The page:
The Meaning And Story Behind The Song "Black Velvet" Friday March 1 2024, 6:30 PM
Yona Marie
Singer, Songwriter, Producer.
The Meaning And Story Behind The Song "Black Velvet"

The Story Behind Black Velvet

"Black Velvet" is one of those hits from decades ago that has been stuck in the back of my mind, and it's a song full of intriguing facts and has a fascinating history behind it.

This timeless track was written by Canadian songwriters David Tyson and Christopher Ward. The song's inspiration came to Ward while he was on a bus trip to Memphis, Tennessee, for a documentary about Elvis Presley.

The term "Black Velvet" itself refers to Elvis Presley and is a metaphor for his voice and the impact he had on his fans.

Alannah Myles' original version of "Black Velvet" was released in 1989 and became a massive hit, particularly in 1990, when it reached the top of the charts in the United States and other countries.

The song was part of Myles' debut album, which was released under Atlantic Records. Atlantic, like many major labels, operates various imprints and has a broad roster of artists spanning different genres, including country music.

Robin Lee, an American country music artist who was also signed to Atlantic Records at the time, recorded her own version of "Black Velvet" in 1990. This move was likely influenced by the song's massive popularity and its potential appeal to the country music audience.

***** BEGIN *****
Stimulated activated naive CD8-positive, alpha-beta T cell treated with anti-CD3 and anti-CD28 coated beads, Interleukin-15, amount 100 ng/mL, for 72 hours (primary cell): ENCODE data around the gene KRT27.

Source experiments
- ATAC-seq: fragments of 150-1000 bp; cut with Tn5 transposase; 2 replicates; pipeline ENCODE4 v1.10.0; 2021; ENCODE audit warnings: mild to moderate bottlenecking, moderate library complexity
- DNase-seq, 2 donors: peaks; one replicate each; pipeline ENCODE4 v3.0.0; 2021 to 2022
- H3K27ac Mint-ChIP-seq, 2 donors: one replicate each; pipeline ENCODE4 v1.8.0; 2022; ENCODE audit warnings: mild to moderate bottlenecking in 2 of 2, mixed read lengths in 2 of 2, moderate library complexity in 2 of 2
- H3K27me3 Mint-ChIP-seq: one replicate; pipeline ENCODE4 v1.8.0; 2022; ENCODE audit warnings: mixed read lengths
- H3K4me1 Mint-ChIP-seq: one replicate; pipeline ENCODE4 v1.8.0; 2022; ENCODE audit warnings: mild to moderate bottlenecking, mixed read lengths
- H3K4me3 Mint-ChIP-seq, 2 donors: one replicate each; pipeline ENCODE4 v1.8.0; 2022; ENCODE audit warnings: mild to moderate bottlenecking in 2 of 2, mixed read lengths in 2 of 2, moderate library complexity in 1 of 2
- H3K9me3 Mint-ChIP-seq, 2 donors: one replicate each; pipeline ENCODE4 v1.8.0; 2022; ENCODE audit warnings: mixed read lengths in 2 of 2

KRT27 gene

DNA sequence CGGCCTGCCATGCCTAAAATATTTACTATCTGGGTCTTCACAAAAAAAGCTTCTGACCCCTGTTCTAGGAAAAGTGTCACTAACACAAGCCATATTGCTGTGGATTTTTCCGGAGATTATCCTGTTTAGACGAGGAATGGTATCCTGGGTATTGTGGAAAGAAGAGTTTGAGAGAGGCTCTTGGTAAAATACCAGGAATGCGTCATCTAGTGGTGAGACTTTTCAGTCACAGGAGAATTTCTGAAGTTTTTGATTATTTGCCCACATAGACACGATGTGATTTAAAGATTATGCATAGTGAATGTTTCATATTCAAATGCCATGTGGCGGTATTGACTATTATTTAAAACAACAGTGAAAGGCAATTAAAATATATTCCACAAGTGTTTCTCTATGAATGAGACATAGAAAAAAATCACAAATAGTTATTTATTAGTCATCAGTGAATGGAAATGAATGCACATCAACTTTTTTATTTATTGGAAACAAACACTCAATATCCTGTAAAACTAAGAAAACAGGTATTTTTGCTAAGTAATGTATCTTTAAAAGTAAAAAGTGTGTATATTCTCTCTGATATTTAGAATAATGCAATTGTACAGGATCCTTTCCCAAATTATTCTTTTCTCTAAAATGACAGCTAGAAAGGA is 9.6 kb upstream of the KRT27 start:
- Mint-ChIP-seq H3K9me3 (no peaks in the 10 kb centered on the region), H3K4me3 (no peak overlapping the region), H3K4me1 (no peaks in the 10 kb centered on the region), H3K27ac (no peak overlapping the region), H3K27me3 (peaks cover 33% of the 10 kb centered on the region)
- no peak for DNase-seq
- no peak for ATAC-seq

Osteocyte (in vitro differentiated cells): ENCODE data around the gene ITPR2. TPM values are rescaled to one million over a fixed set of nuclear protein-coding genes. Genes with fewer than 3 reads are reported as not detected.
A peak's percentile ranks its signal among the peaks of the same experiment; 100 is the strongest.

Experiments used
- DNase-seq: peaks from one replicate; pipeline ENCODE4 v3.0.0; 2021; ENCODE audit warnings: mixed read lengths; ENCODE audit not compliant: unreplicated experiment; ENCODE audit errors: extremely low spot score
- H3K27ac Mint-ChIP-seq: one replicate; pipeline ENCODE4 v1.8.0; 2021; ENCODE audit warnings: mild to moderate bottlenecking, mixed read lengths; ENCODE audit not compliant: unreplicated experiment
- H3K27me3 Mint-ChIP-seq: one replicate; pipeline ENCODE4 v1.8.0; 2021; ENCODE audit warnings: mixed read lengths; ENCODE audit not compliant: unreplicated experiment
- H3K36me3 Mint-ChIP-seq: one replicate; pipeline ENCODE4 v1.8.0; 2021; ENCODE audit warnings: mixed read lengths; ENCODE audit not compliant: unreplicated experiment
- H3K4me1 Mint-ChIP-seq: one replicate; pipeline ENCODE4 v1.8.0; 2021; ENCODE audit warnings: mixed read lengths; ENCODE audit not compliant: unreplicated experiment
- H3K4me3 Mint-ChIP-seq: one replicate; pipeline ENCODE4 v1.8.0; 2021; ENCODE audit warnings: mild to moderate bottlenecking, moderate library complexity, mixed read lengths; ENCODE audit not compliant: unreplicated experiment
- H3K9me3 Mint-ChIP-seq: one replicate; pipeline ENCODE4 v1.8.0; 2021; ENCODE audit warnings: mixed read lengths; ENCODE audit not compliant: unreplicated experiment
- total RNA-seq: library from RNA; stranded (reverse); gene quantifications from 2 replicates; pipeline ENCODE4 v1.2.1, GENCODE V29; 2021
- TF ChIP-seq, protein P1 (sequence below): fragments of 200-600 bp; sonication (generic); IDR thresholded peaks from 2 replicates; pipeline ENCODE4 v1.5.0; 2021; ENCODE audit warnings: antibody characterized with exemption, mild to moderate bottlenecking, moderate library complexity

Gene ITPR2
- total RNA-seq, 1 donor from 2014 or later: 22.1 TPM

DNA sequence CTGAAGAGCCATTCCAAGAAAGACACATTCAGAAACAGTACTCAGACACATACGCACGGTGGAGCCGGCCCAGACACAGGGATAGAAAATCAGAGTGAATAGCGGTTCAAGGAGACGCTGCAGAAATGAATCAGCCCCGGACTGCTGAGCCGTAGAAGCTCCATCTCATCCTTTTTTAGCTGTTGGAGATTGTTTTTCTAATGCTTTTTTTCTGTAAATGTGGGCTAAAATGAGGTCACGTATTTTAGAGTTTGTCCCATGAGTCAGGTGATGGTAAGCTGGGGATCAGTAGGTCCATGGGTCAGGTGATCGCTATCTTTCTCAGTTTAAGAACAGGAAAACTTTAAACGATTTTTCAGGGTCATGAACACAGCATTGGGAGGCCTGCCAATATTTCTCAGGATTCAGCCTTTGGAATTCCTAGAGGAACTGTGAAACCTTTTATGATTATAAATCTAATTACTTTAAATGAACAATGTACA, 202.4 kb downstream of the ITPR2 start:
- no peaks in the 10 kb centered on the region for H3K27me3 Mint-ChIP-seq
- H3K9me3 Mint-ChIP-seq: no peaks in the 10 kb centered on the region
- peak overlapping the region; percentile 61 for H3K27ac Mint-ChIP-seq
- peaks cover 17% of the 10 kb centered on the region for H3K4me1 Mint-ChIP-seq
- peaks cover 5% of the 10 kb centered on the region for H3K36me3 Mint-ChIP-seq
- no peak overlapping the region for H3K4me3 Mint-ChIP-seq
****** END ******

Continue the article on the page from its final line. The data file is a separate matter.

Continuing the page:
Lee's version found success on the country charts, demonstrating the song's versatile appeal across different musical genres.

It wound up reaching the Top 10 on the Billboard Hot Country Singles & Tracks chart, proving that a powerful song can transcend its original context and find resonance with a new audience.

But on the sad side of things, In an interview with CBC Newsworld, Myles shared that her record company's deceptive practices prevented her from profiting from this song. She shared that she only received her initial royalty payment for the song on April 1, 2008.

Having signed the record deal in her youth, without fully understanding the implications, Myles ended up spending $7 million on costs associated with her first three albums, costs that were ultimately deducted from her earnings.

Myles noted that, despite the success of "Black Velvet" and her other music, she found herself in financial distress, at times barely able to afford her rent, instead of enjoying the fruits of her success.

Lyrical Breakdowns

The lyrics reference various aspects of Elvis Presley's life and career, including his roots in the Southern United States, his impact on his audience, and his untimely death.

Mississippi in the middle of a dry spellJimmy Rodgers on the Victrola up highMama's dancin' with baby on her shoulderThe sun is settin' like molasses in the sky

The opening lines set the scene in the American South, specifically Mississippi, where Elvis was born. It paints a picture of a humble, rural setting, with music already a central theme.

Jimmy Rogers, a country singer, playing on the Victrola, sets a historical context, linking Elvis's roots to the deep traditions of American music.